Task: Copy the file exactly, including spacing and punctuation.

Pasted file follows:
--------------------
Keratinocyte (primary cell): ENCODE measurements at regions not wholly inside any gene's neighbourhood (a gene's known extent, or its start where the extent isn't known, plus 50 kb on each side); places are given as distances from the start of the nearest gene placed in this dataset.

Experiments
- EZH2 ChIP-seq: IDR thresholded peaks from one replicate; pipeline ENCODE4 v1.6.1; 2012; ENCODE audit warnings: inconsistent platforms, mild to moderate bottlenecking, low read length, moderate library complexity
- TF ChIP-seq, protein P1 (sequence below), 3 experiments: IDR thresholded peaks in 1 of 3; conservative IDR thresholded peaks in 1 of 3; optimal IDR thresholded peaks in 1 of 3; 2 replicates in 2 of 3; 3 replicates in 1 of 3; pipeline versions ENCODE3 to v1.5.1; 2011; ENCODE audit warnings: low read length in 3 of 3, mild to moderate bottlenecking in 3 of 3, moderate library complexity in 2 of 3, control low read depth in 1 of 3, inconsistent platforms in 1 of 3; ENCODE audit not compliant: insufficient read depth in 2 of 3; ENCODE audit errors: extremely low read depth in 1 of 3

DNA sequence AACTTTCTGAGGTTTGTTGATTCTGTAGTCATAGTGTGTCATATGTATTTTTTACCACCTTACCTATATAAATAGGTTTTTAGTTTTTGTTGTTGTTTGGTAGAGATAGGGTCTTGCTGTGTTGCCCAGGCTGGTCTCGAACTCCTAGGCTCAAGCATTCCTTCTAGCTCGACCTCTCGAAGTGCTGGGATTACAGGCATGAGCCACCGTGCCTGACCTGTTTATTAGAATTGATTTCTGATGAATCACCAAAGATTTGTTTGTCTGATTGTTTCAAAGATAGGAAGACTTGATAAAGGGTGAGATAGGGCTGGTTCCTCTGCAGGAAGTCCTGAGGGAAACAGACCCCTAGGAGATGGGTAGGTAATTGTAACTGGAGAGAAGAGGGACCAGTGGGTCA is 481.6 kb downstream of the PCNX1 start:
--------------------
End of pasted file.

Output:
Keratinocyte (primary cell): ENCODE measurements at regions not wholly inside any gene's neighbourhood (a gene's known extent, or its start where the extent isn't known, plus 50 kb on each side); places are given as distances from the start of the nearest gene placed in this dataset.

Experiments
- EZH2 ChIP-seq: IDR thresholded peaks from one replicate; pipeline ENCODE4 v1.6.1; 2012; ENCODE audit warnings: inconsistent platforms, mild to moderate bottlenecking, low read length, moderate library complexity
- TF ChIP-seq, protein P1 (sequence below), 3 experiments: IDR thresholded peaks in 1 of 3; conservative IDR thresholded peaks in 1 of 3; optimal IDR thresholded peaks in 1 of 3; 2 replicates in 2 of 3; 3 replicates in 1 of 3; pipeline versions ENCODE3 to v1.5.1; 2011; ENCODE audit warnings: low read length in 3 of 3, mild to moderate bottlenecking in 3 of 3, moderate library complexity in 2 of 3, control low read depth in 1 of 3, inconsistent platforms in 1 of 3; ENCODE audit not compliant: insufficient read depth in 2 of 3; ENCODE audit errors: extremely low read depth in 1 of 3

DNA sequence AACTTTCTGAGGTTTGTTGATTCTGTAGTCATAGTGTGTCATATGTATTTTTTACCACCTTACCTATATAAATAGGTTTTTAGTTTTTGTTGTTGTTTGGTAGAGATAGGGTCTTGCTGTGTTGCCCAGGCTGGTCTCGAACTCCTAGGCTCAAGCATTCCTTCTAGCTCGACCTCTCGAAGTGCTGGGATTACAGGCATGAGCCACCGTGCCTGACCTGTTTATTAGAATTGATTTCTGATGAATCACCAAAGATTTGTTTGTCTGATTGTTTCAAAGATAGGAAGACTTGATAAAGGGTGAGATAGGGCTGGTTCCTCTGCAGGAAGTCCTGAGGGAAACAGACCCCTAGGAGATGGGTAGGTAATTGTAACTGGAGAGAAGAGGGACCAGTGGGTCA is 481.6 kb downstream of the PCNX1 start: